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Gift Donation to WKU Libraries from Sister City Kawanishi, Japan

Since 1995 the City of Bowling Green has participated in the Sister City Program with the City of Kawanishi, Japan, a city of 156,000 located in Hyogo Prefecture near Kobe, Japan. As part of this program WKU Libraries annually exchanges library materials with the public library in the City of Kawanishi. WKU Libraries sends materials related to Kentucky to Japan. This year’s gift from Japan range from novels to the history of Japanese paper, from children’s books to works with amazing photography and art.

Keiko Fujii, Project Manager of Cultural & International Exchanges, and Brian Coutts, DLPS Dept. Head coordinate these exchanges annually.

Among the books received include:

Maruyama-Okyo Maruyama-Okyopic

 

 

 

 

 

 

 

 

Tokubetsuten Maruyama-Okyo by the Osaka Museum featuring the artwork of 18th century Japanese artist Maruyama Ōkyo.

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Hankyū Densha (Hankyu Railway) by Hiro Arikawa

arikawa library wars

Toshokan Sensō (Library Wars) by Hiro Arikawa

Toshokan Sensō (Library Wars) and Hankyū Densha (Hankyu Railway) by young adult novelist Hiro Arikawa.

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Washi bunkashi by Yasuo Kume about the history of Japanese style of paper known as “washi”.

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11 Cats and a Pig by Noboru Baba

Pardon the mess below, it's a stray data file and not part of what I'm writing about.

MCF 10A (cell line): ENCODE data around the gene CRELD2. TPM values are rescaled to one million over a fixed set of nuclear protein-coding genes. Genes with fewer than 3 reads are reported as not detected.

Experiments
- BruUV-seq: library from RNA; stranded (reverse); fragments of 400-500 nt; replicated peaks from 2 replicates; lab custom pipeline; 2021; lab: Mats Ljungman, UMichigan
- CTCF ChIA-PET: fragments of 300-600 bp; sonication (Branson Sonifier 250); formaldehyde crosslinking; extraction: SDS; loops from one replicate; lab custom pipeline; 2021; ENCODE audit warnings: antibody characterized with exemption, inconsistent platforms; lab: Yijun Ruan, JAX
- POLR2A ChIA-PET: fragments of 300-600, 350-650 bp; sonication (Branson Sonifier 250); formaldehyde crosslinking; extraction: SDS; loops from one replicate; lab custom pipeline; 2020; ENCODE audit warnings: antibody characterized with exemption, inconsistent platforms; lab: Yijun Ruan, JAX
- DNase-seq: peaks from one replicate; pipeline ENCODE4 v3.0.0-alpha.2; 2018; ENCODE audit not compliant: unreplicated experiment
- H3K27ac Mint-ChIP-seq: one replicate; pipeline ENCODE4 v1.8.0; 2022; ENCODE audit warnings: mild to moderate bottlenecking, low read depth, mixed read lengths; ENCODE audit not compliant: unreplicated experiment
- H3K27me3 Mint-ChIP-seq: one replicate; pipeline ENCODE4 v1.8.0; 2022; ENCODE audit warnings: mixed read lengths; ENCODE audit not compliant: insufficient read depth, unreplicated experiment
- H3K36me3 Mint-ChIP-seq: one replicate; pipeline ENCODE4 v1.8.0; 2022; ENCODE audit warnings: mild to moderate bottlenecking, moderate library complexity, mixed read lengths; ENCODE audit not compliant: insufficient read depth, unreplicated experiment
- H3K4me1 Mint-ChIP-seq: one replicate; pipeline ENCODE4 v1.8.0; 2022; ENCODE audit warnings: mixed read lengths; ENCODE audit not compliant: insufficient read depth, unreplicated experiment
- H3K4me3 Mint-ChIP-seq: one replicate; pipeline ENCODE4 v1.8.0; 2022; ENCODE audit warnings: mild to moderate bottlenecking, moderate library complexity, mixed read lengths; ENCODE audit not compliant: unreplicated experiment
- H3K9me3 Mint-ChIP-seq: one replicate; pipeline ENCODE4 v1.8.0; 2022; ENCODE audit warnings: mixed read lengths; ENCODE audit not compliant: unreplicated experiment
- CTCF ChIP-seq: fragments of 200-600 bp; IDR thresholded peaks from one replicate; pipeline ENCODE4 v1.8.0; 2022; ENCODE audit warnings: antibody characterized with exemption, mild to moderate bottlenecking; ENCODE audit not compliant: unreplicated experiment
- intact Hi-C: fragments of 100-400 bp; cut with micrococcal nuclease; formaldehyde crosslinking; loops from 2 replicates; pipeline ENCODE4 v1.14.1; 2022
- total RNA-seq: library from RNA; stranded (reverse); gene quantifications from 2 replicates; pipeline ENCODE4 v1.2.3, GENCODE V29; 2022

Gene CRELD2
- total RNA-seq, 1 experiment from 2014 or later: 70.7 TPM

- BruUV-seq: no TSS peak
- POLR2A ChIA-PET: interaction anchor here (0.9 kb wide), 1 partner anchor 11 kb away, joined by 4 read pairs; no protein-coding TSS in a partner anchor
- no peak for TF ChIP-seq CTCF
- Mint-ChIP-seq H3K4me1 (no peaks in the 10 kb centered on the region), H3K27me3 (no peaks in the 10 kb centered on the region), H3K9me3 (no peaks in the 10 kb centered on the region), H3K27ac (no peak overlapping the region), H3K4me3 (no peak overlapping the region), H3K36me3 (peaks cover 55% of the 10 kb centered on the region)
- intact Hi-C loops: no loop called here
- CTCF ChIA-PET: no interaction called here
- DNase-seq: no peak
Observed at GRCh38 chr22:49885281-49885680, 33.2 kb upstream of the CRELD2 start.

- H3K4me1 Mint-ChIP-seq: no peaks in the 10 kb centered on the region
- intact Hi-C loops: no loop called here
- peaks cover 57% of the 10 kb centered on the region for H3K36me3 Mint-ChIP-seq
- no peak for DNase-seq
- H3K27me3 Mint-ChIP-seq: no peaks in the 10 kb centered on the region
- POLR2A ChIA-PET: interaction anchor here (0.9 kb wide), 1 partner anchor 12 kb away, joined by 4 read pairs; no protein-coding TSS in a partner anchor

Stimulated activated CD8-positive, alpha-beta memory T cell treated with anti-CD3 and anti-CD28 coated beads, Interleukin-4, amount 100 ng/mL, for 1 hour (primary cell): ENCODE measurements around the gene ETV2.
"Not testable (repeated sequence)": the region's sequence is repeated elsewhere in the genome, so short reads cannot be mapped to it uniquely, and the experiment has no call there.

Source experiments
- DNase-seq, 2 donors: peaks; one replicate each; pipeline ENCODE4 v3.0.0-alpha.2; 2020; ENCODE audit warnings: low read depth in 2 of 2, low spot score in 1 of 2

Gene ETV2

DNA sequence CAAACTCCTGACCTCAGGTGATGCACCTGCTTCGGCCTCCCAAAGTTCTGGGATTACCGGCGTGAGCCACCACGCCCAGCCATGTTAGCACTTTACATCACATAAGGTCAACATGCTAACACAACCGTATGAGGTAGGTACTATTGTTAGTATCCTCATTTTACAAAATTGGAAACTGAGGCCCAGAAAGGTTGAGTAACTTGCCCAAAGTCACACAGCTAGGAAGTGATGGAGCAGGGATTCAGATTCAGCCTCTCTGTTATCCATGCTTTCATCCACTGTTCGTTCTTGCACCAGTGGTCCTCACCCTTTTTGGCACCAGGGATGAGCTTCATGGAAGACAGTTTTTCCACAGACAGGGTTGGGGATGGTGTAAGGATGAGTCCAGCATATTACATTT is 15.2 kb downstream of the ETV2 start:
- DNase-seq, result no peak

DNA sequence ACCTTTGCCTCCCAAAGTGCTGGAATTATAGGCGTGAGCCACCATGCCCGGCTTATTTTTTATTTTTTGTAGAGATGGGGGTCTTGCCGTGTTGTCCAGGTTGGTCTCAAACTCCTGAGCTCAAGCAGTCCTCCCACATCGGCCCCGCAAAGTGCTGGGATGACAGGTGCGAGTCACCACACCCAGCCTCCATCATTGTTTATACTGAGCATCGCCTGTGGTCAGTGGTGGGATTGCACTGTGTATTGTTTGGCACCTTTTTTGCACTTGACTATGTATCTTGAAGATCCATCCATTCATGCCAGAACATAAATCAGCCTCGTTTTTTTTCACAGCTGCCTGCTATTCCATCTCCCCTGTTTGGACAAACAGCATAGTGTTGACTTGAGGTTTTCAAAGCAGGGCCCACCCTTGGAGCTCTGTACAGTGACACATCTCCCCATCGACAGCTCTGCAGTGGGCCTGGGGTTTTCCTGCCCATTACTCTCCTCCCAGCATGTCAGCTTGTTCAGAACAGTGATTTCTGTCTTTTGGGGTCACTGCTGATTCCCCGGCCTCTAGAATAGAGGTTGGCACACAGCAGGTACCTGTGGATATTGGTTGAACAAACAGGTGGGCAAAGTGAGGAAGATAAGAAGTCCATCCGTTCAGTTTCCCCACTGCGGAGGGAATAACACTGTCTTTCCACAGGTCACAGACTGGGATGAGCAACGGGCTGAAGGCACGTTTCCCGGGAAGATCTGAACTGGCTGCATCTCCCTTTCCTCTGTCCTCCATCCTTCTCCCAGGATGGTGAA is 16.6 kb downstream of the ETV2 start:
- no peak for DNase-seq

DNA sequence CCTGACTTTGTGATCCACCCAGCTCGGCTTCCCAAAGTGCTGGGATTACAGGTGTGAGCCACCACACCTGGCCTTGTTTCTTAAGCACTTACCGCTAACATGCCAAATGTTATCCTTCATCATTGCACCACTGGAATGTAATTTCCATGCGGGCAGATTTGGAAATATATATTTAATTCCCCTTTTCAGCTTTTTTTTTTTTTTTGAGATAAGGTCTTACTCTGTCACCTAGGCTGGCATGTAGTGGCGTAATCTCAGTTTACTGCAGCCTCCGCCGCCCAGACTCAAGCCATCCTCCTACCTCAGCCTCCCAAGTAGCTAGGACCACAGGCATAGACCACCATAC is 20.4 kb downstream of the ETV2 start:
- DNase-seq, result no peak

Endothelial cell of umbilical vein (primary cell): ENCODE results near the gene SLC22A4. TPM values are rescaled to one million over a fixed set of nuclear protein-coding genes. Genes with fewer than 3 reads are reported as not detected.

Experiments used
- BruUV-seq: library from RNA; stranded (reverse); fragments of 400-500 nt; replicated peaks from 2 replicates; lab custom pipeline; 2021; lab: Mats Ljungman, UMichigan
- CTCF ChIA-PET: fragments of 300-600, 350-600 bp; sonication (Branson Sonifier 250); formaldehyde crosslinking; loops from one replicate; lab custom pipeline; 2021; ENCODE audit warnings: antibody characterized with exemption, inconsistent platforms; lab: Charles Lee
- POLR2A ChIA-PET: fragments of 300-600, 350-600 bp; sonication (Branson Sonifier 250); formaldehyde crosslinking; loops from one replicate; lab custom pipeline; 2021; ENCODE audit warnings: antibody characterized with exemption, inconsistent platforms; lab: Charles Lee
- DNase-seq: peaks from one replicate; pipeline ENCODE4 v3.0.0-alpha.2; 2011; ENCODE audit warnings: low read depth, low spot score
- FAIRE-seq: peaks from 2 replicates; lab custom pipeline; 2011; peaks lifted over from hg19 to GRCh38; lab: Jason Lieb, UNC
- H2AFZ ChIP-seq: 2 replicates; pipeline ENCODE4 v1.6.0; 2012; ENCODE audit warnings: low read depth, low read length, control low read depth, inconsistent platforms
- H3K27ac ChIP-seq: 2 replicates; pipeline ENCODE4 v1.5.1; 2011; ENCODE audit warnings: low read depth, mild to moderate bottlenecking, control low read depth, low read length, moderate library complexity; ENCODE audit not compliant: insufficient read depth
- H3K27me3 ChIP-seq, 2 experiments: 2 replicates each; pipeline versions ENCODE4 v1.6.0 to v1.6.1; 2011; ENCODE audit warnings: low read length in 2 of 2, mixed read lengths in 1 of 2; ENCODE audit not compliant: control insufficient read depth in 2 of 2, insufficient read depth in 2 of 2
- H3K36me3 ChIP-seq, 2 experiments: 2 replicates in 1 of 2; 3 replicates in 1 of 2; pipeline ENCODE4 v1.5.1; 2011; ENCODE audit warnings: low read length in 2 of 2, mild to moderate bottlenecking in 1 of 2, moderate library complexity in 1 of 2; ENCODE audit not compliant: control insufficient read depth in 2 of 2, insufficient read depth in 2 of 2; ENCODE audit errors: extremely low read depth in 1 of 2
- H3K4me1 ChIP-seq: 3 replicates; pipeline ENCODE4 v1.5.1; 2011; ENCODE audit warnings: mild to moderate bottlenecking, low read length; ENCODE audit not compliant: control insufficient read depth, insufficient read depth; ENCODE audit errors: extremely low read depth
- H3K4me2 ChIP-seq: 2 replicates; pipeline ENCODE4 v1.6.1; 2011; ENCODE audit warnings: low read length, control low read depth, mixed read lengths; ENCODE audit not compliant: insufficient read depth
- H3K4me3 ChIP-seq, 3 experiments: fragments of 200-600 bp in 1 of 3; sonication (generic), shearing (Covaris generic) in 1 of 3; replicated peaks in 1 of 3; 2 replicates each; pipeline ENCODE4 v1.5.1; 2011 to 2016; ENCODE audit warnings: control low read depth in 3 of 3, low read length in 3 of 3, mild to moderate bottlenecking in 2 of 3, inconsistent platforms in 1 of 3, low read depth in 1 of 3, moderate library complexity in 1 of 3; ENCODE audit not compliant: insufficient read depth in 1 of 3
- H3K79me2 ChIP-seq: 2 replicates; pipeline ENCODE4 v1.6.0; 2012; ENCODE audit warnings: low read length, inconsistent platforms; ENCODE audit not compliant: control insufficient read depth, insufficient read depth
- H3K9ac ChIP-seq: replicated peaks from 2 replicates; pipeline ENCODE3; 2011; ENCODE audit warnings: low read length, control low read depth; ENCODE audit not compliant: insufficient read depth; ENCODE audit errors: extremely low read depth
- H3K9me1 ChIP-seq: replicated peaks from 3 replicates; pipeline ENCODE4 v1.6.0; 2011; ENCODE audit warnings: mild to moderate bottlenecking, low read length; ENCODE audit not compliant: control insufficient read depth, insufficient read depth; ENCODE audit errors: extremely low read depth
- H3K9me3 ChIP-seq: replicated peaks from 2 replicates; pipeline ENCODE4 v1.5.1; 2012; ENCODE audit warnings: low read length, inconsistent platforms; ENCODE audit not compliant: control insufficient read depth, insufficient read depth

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Picture of the Tōdai-ji

 

 

 

 

 

 

 

 

 

 

 

The gift also included children’s picture books such as 11 Cats and a Pig by Noboru Baba and Tōdai-ji Temple by Takeshi Kobayashi, featuring photography of Tōdai-ji. The 8th century Buddhist temple in Nara, Japan is listed as a UNESCO World Heritage site and it also features the world’s largest bronze statue of the Buddha.

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Venerable Trees: History, Biology, and Conservation with Tom Kimmerer

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On the evening of February 11, 2016 at Barnes & Noble in Bowling Green, KY, WKU Libraries kicks off its spring season of Kentucky Live! with Tom Kimmerer, Chief Scientist at Venerable Trees Inc., in Lexington, KY. Tom Kimmerer talked about his new book Venerable Trees: History, Biology, and Conservation in the Bluegrass. A graduate of the State University of New York (SUNY) College of Environmental Science and Forestry in Syracuse, with a PhD. in Forestry and Botany from the University of Wisconsin-Madison, Kimmerer has studied trees and woodland for over forty years, the last thirty-two of which have been in the Kentucky Bluegrass.

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You Belong to Us: One Baby, Two Sets of Parents

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Bowling Green author Molly McCaffrey was the speaker in the Kentucky Live! series on November 19, 2015 at Barnes & Noble Bookstore. She talked about and read from her newest book You Belong to Us: One Baby, Two Sets of Parents, a memoir which tells the story of her experience meeting her biological family just after her thirtieth birthday.

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Yasukuni Shrine: History, Memory, and Japan’s Unending Postwar

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WKU Libraries’ November 12, 2015 “Far Away Places” speaker series event at Barnes & Noble Bookseller, Bowling Green, Kentucky featured Professor Akiko Takenaka, who teaches the History of Modern Japan at the University of Kentucky. She talked about her new book Yasukuni Shrine: History, Memory, and Japan’s Unending Postwar, published this summer by the University of Hawaii Press.